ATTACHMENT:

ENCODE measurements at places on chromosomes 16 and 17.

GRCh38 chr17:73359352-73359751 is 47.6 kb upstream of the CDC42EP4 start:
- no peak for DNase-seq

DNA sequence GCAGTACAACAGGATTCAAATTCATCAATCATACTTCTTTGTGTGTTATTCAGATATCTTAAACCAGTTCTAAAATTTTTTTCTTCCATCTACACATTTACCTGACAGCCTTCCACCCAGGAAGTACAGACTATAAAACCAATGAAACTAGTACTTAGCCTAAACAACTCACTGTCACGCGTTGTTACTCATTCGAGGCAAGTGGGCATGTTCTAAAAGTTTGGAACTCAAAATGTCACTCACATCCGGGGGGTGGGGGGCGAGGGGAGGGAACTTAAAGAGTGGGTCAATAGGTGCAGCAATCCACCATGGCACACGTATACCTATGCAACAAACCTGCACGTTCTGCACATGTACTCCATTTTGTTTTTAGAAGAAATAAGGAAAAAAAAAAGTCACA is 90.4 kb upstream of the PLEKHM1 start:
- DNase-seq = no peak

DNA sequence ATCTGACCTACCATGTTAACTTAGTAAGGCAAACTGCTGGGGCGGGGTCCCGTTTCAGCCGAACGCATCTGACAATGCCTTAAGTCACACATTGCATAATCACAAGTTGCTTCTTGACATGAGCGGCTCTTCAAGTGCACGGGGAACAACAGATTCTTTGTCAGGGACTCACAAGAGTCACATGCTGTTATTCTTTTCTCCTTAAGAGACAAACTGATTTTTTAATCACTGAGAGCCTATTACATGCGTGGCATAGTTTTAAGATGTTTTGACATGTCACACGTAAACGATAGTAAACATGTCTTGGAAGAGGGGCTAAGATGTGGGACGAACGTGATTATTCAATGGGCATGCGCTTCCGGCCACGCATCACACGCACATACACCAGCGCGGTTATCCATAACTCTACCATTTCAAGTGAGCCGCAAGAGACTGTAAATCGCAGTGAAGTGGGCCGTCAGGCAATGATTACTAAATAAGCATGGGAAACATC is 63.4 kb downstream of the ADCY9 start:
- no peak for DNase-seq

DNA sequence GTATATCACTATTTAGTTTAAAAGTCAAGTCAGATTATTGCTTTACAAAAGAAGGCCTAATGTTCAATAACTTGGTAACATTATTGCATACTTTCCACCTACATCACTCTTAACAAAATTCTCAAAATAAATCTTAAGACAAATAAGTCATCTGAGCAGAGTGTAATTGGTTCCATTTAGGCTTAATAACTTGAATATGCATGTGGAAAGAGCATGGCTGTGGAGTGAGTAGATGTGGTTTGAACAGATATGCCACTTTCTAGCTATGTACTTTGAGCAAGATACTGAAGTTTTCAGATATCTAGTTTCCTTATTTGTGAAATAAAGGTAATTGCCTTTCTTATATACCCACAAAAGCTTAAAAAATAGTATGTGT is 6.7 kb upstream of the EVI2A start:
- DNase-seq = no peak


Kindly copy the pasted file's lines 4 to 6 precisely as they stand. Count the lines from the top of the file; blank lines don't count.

DNA sequence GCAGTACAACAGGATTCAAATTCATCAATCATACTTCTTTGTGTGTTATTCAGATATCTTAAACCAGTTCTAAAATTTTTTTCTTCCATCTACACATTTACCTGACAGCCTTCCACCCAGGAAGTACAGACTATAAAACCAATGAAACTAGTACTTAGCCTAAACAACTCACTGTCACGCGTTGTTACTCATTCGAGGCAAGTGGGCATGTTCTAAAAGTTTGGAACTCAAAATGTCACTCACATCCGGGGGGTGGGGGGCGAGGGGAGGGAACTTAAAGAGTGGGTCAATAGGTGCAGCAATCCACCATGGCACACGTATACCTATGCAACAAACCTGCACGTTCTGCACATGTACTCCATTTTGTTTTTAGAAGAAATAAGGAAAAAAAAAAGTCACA is 90.4 kb upstream of the PLEKHM1 start:
- DNase-seq = no peak

DNA sequence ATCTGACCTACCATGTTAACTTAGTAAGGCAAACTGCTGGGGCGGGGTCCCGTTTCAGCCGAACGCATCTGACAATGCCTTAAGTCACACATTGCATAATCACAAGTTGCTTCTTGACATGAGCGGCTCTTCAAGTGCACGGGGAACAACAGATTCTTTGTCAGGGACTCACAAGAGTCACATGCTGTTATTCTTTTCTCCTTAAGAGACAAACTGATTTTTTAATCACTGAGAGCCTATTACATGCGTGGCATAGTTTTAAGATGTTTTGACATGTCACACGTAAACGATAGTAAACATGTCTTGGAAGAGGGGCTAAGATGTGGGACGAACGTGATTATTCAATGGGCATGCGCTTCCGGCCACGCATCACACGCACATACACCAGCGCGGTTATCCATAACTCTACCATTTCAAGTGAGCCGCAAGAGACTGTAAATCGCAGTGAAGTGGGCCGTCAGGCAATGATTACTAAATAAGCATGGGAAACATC is 63.4 kb downstream of the ADCY9 start: